Monroe Community College officials are holding two informational sessions this week on their vision for a new downtown campus.
The sessions will be held at 6 p.m. Thursday, January 24, and at 9 a.m. Saturday, January 26, in the Damon City Campus’s fourth-floor community room. Organizers are encouraging people to register for the sessions by e-mailing email@example.com.
MCC plans to purchase several buildings on Kodak’s State Street site for a new downtown campus. Officials from the college and the company are in the final stages of negotiations, MCC spokesperson Cynthia Cooper said last week. Once there is an agreement, the County Legislature will have to approve the terms.
Meanwhile, Rochester Mayor Tom Richards still supports keeping MCC at the Sibley building downtown. Jeremy Moule
Rochester Police Chief James Sheppard will hold the third in a series of one-hour Twitter town halls at 3 p.m. on Tuesday, January 22. You can ask the chief questions on any topic and offer comments on policing in Rochester.
You must have a Twitter account to participate. Follow #rpdchief. The last town hall is Tuesday, January 29.
The City of Rochester is seeking citizen input on a new master plan— essentially a guide for future development — for downtown. The first public meeting was held last week.
The second meeting is at 5:30 p.m. on Wednesday, January 23.
This event will have an open house format where anyone interested in downtown Rochester can visit various information tables at their own pace and speak with city staff.
The meeting is in Council chambers at City Hall, 30 Church Street.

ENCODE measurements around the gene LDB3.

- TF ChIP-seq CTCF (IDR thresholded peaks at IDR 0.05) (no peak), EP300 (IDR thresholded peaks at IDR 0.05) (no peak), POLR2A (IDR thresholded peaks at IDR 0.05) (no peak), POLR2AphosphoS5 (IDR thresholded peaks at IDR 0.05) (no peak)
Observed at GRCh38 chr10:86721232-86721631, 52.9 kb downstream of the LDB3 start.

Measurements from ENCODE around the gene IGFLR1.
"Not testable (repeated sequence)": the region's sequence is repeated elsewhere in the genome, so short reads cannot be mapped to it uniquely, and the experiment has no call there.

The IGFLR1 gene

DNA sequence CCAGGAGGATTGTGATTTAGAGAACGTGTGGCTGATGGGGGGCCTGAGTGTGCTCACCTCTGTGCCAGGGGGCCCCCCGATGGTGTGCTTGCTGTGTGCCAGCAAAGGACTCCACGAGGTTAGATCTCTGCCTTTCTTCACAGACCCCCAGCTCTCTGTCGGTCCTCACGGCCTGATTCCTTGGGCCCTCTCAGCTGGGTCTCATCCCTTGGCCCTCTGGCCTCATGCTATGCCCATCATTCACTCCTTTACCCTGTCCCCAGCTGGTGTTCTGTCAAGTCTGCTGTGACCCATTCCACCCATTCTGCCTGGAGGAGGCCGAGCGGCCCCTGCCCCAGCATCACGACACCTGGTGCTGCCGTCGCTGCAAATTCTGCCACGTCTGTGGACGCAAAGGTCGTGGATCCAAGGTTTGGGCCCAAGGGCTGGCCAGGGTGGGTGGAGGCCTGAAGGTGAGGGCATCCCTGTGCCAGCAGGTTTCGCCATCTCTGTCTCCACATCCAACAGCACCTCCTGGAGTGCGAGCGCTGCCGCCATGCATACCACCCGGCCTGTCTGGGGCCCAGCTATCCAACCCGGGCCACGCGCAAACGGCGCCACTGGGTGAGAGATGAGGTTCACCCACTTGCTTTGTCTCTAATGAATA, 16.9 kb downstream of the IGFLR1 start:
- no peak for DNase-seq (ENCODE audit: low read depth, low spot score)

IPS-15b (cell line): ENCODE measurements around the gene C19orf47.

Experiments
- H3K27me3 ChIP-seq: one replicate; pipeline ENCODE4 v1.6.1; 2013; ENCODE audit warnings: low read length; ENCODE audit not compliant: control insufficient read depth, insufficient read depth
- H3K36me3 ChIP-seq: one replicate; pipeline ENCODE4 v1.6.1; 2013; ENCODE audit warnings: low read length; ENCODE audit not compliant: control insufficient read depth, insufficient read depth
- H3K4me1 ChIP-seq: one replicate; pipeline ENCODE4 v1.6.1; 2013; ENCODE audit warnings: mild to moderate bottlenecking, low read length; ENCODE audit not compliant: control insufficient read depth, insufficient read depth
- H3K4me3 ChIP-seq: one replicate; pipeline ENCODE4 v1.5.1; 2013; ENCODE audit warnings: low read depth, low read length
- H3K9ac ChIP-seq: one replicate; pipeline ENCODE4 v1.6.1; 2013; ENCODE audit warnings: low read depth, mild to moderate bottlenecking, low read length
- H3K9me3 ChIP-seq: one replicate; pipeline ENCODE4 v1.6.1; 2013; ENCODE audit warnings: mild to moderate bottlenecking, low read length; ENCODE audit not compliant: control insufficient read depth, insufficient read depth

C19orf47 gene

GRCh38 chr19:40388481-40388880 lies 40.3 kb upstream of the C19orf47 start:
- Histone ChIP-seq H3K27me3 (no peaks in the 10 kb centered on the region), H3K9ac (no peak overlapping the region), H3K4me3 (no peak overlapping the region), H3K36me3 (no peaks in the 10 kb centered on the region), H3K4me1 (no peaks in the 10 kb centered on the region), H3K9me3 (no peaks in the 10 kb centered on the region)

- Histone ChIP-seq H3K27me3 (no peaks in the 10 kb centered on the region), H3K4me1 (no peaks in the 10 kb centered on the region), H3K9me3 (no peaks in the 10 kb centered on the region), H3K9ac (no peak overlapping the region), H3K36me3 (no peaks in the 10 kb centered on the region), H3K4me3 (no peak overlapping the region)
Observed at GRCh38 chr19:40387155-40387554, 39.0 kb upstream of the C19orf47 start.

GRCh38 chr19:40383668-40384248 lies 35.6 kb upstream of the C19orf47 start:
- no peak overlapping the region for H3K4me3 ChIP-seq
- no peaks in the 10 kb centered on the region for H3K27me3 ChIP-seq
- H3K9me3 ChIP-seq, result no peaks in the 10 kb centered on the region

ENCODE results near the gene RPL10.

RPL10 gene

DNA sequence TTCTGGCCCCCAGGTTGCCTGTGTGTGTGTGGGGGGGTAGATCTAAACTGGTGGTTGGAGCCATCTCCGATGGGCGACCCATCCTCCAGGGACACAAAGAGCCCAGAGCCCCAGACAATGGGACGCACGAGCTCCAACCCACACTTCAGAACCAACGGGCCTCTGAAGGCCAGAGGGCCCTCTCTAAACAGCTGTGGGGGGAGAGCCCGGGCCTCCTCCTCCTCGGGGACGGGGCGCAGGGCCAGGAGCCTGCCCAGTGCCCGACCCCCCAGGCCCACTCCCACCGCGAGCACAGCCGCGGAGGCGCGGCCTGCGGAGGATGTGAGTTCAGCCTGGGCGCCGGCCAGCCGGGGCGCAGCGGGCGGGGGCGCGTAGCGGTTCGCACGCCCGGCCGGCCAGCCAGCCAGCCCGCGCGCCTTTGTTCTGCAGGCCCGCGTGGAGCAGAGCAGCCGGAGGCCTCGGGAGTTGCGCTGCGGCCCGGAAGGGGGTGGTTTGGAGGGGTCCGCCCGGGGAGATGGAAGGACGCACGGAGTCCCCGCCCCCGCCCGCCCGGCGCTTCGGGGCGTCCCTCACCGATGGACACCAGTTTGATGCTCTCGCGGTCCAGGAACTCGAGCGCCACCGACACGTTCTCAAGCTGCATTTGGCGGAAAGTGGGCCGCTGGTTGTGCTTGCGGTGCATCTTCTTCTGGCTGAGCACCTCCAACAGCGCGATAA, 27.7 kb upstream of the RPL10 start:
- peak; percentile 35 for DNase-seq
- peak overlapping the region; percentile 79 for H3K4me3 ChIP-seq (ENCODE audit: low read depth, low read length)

There will be a College Town design presentation by the developer at 6:30 p.m. on Thursday, January 24, at St. Anne’s social hall, 1600 Mt. Hope Avenue.
College Town, which was initiated by the University of Rochester, will be built on 16 acres on the west side of Mount Hope between Elmwood Avenue and Crittenden Boulevard.
This week’s meeting is in response to the desires of the neighborhood to revise the building plan which was shown last October. The developer has met with the city, a design review board, and members of the neighborhood and business associations.
Groundbreaking is expected next spring on the $100 million project, which includes a hotel and conference center, offices, grocery store, and street-level retail with apartments above. Christine Carrie Fien
So much for the pipe dream of Hollywood-on-the-Genesee.
"Lovely Warren, City Council president and Richards’ likely opponent in a September primary, is active…
Does anyone actually need the County Lej?
The same logic that has been in place (and failing miserably) for decades. If a…
This news article is really weird. The author asked a very important question (via the…